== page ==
Can you open this mysterious safe? Red Emma’s bookstore seeks safecrackers

Published 7/6/2023 4:46 p.m. EDT, Updated 7/19/2023 4:45 p.m. EDT

The locked safe sits among books on the second floor of Red Emma's on July 6, 2023.

Duck into the arched stone doorway of Red Emma’s bookstore in Waverly, climb the wooden steps to the second floor and behold a mystery.

Sandwiched between biographies and philosophy books stands an immense metal safe — just the right size to hide a magician, a body or a small fortune. No one knows what’s inside. The safe is locked and appears to have remained so for years, if not decades.

“It is extremely, extremely heavy — so heavy we’re honestly not sure how they got it into the building and up to the second floor,” said John Duda, part of the cooperative that owns and works at Red Emma’s. “There’s no way we’re ever getting it out of here. And we also don’t have the combination.”

So the Red Emma’s crew this week extended an invitation to Baltimore on Twitter: Come take a crack at the safe.

There are a few caveats: No drilling. Nothing destructive. Only old-fashioned lock-picking, please. And just during business hours.

If the contents are enticing, the lucky picker gets to keep half. And, if they’re “gross or cursed,” they wrote, you gotta keep it all.

It’s unclear just how old the safe is. It’s nearly 6 feet tall and about 3 feet wide. There are two metal handles, each stamped with numerals, and a metal dial etched with the numbers from 10 to 70. In gold letters toward the bottom is a logo for the York Safe & Lock Co. in York, Pennsylvania.

A website devoted to York Safe & Lock says that the company made safes from the 1800s until the 1940s and had an outpost in Baltimore.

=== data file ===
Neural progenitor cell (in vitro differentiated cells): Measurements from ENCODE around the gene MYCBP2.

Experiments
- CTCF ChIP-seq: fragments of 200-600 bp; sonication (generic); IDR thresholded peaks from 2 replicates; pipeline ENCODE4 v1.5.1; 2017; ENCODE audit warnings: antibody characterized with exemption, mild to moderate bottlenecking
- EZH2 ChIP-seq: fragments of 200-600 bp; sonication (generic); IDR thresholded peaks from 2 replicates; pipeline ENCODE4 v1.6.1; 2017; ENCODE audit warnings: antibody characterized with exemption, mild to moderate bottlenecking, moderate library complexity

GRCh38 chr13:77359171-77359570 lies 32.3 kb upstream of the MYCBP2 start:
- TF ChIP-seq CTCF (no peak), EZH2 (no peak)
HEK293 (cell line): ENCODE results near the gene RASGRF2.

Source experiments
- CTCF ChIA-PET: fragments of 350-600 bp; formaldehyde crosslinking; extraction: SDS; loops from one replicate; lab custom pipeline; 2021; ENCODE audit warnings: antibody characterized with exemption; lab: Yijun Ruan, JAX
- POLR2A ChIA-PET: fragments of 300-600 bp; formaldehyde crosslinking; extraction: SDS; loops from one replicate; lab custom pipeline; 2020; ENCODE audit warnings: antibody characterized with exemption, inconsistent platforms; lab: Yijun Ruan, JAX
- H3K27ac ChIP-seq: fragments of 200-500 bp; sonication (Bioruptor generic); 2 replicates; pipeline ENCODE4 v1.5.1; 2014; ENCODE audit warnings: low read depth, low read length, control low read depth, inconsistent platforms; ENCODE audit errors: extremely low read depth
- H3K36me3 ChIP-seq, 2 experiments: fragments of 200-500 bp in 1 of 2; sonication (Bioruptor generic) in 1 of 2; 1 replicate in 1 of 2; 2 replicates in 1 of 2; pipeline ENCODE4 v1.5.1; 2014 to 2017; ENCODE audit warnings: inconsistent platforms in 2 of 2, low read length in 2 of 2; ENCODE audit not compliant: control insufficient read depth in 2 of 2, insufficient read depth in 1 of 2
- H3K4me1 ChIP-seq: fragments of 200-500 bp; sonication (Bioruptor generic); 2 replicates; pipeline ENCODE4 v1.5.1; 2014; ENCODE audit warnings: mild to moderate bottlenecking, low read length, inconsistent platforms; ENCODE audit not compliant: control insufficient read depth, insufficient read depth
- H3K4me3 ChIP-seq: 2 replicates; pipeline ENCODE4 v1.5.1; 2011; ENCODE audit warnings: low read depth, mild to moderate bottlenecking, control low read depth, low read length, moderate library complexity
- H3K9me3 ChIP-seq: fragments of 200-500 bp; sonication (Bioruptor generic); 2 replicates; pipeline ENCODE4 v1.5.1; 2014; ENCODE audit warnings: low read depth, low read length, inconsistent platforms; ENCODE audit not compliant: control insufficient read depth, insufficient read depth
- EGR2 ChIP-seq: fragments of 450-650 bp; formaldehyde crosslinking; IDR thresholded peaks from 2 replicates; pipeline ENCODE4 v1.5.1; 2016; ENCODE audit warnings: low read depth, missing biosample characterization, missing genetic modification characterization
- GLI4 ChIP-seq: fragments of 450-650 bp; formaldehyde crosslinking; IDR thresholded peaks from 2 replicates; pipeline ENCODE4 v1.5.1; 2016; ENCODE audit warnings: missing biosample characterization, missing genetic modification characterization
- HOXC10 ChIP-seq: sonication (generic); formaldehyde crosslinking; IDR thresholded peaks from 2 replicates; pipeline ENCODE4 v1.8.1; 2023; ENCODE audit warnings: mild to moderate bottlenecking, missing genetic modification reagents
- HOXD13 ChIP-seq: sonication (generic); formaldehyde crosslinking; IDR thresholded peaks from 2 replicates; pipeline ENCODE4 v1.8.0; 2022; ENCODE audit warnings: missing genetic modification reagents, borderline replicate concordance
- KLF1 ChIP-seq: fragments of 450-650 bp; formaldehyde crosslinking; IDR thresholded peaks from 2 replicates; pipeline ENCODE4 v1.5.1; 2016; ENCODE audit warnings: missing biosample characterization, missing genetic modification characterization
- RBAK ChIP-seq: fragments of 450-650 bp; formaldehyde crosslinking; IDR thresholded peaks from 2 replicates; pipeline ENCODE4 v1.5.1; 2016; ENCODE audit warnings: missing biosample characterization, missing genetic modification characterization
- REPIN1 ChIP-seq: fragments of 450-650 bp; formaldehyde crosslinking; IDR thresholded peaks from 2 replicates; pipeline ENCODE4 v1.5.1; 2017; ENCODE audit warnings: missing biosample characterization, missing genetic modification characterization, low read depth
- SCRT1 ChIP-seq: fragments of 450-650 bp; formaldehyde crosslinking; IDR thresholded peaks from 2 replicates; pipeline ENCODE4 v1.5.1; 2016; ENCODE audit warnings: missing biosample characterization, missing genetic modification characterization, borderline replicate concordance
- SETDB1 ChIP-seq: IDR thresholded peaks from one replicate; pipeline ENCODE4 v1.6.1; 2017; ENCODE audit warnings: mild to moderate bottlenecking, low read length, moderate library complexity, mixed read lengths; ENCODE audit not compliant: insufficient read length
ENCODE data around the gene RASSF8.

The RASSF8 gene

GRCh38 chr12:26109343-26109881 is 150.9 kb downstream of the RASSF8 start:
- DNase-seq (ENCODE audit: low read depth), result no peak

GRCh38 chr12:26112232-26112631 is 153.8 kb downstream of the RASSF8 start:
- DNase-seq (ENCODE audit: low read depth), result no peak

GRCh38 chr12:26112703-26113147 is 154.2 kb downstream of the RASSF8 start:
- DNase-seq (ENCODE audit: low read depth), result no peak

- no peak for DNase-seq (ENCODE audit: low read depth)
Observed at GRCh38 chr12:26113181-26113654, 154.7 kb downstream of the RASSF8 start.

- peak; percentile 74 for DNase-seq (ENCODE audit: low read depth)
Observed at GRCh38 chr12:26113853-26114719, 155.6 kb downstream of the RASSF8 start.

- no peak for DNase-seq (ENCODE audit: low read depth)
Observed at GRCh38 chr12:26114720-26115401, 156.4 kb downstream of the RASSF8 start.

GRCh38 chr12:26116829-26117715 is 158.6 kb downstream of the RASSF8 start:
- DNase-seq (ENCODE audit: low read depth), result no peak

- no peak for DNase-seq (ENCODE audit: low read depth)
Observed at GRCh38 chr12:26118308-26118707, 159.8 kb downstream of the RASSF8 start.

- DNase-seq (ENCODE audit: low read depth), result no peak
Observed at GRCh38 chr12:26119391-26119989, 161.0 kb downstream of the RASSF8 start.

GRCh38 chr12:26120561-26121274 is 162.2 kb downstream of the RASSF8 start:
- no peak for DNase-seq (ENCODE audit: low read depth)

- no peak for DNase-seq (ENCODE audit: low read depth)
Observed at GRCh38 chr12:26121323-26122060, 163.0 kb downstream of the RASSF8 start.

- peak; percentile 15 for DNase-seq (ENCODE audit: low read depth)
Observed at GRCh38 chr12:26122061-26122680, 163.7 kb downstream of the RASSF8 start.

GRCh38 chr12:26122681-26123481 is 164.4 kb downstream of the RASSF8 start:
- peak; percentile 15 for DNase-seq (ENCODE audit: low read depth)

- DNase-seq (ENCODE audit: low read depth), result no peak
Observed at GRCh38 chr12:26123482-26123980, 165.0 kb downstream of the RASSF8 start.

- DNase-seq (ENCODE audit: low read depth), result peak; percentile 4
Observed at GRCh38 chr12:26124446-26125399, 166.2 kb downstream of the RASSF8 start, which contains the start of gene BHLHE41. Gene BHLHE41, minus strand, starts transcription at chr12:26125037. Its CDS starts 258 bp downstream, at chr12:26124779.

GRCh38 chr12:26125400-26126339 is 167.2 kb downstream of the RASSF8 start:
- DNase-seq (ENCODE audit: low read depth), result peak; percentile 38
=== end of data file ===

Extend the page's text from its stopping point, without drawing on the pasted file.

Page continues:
Also unknown is when the safe arrived in the stone building at 32nd Street and Greenmount Avenue, just east of the Johns Hopkins University campus. The structure was built in 1920, according to state property records. In the 1940s, it operated as Hooper’s lunchroom and it was the site of desegregation protests in the 1960s, Duda said. Later, it housed an antique shop, Early Attic, and then sat vacant for many years before the Red Emma’s collective purchased the property last year and began renovating it.

This is the fourth and largest location for the radical bookstore, which started in a small storefront on St. Paul Street in Mount Vernon in 2004. From the start, the bookstore, which carries works about civil rights, queer theory and social justice, among other topics, has been owned by its employees. The current location sits across from the 32nd Street Farmers Market and next to Pete’s Grille. In addition to two floors of books, an adjoining property — which used to be a gay bar called Office Disco, according to Duda — is a coffee shop serving vegan food.

A few people have stopped by to give the lock a whirl, but none have had success, said Meg Berkobien, a worker-owner, on Thursday afternoon.

Earlier in the day, Ken “Analysis” Brown, another worker-owner, opined that it likely held money. “I’d bet there’s cash inside,” he said. “Maybe not a lot.”

But if his dreams were to come true, Brown said, the safe would contain original writings of Emma Goldman, the anarchist and writer for whom the bookstore is named, or essays by Steve Biko, a South African anti-apartheid activist who died in 1977.

Berkobien had a grislier vision of the content. “In my head, if I’m being honest, it’s a body,” she said. “But I’m also the resident horror person.”

She doubted that anyone would be able to crack the code. And that’s fine with her.

“I love a good mystery,” she said. “I’m happy with it never being opened.”

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